Writing Women, Writing Wax: Metaphors of Impression-Possibilities of Agency in Shakespeare's Rape of Lucrece and Twelfth Night

By Maxwell, Lynn M. | Criticism, Summer 2016 | Go to article overview

Writing Women, Writing Wax: Metaphors of Impression-Possibilities of Agency in Shakespeare's Rape of Lucrece and Twelfth Night


Maxwell, Lynn M., Criticism


Wax is a material that can be imprinted and inscribed. It can hold a shape but can also be softened and made malleable, melted and re-formed, transformed on every sensory level.1 These material possibilities correlate with the uses that wax was put to in early modern England, many of which concern the practice of writing. Wax was used to seal letters, and, impressed with a signet stamp, a wax seal could indicate ownership, authorship, and speak to questions of privacy and authority. Wax tablets were used for school exercises and account books because they could be wiped of impressions and redeployed, retaining only traces of previous inscriptions. Perhaps most importantly, at least for the purpose of this essay, wax was a material deployed within a wide range of early modern texts as an object and a trope. In this article, I interrogate Shakespeare's use of wax and particularly his attachment of wax materiality to women in The Rape of Lucrece (1594) and Twelfth Night (ca. 1601-2). There Shakespeare suggests that women's minds and hearts are like wax, as he also had done in Я Midsummer Night's Dream (1595-96) where Theseus suggests to Hermia that in relation to her father she should be "as a form in wax, / By him imprinted, and within his power / To leave the figure or disfigure it."2 In Я Midsummer Night's Dream, Hermia's waxiness would be a performance of filial duty-one she refuses. In The Rape of Lucrece and Twelfth Night, women's waxiness becomes a matter of truth, a representation of what they are rather than what they should be; thus the implications of women's connections to wax in these works are more far-reaching and potentially devastating than they otherwise would be.

At first, Shakespeare's attachment of wax materiality to female agential and affective locations in these works seems to endorse a binary system of gender difference,3 of feminine susceptibility to masculine influences. Just as a signet ring pressed on a piece of hot wax leaves its print on the surface of the wax, so men, at least by the logic of the trope, have the power to shape women, while neither signet ring nor man is transformed by the encounter. According to this schema, women are soft, weak, and vulnerable, whereas men are hard, strong, and impervious. Yet, as we shall see, these narratives of difference are complicated by the immediate contexts of their deployments and Shakespeare's engagement with questions of reading and writing in each work. In The Rape of Lucrece, the narrative of binary difference is offered as an explanation for the maid's tears and competes with alternative possibilities for the source of those tears while participating in a larger conversation about Lucrece's relationship to authorship and text. Shakespeare raises similar questions in Twelfth Night when Maria copies her mistress's hand and steals her signature impressure, "her Lucrece," to trick the steward, Malvolio, into fashioning himself into a fool.4 By staging a wax Lucrece, Shakespeare literalizes the metaphor, continuing to explore both the connection of female bodies with texts and the possibility of female authorship through the intersections of Lucrece, Olivia, Maria, and Malvolio. Finally, when the cross-dressed Viola laments Olivia's newfound desire for her alter ego, she offers up a new version of the original metaphor, once again narrating female weakness as a way of explaining feminine susceptibility to desire, even though there is no true masculine pressure to work on Olivia.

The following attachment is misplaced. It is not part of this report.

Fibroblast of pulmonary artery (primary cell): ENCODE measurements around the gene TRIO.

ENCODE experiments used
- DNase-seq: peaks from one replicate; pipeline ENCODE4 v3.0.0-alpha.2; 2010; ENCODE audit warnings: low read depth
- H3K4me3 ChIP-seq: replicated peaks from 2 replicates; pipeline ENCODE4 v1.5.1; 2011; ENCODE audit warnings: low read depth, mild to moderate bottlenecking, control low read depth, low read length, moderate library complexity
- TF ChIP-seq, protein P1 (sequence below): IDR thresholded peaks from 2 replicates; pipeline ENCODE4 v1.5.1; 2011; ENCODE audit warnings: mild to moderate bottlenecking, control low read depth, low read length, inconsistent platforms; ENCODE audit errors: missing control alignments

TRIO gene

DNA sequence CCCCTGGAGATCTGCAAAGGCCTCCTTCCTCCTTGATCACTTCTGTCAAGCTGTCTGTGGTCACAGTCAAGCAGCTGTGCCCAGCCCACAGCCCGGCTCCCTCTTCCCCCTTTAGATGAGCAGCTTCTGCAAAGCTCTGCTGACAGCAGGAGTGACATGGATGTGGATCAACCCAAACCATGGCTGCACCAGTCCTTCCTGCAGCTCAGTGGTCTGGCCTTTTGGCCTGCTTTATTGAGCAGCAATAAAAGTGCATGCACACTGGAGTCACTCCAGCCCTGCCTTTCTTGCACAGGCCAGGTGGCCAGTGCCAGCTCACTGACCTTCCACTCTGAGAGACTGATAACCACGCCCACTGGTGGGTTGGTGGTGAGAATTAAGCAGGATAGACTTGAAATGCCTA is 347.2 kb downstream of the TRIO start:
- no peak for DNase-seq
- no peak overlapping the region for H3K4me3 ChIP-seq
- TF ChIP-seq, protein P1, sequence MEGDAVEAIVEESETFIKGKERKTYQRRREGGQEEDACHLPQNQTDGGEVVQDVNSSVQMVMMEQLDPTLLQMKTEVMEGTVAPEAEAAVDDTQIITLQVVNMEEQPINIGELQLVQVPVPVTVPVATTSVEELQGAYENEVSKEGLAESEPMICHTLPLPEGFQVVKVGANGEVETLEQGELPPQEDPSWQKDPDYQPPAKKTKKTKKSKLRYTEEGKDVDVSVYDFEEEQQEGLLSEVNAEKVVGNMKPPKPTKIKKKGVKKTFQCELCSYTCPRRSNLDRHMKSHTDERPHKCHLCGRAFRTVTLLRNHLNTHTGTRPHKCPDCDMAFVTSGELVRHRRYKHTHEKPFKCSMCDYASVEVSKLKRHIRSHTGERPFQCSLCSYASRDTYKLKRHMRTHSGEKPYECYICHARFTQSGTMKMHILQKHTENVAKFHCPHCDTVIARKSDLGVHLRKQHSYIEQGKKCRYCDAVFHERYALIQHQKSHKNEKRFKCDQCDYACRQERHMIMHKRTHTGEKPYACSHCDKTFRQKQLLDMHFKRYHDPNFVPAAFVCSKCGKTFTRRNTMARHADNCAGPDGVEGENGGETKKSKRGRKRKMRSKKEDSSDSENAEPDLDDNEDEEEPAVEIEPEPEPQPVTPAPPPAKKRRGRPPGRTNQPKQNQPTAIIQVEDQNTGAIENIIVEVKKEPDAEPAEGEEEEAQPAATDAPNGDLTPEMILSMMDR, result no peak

In each case, relationships between women disrupt and challenge the narrative of gender difference that the trope of signet-seal provides. Thus, even as the trope works to narrate difference, it also destabilizes the binaries of active and passive, dominant and submissive, and hard and soft that mobilize the trope, suggesting that the relations it describes are not as straightforward-or as straight-as they might appear. The malleability of wax leaves the relationships narrated by the metaphor of signet and seal open to renegotiation, invades the narrative of difference, and allows it to speak multiply. …

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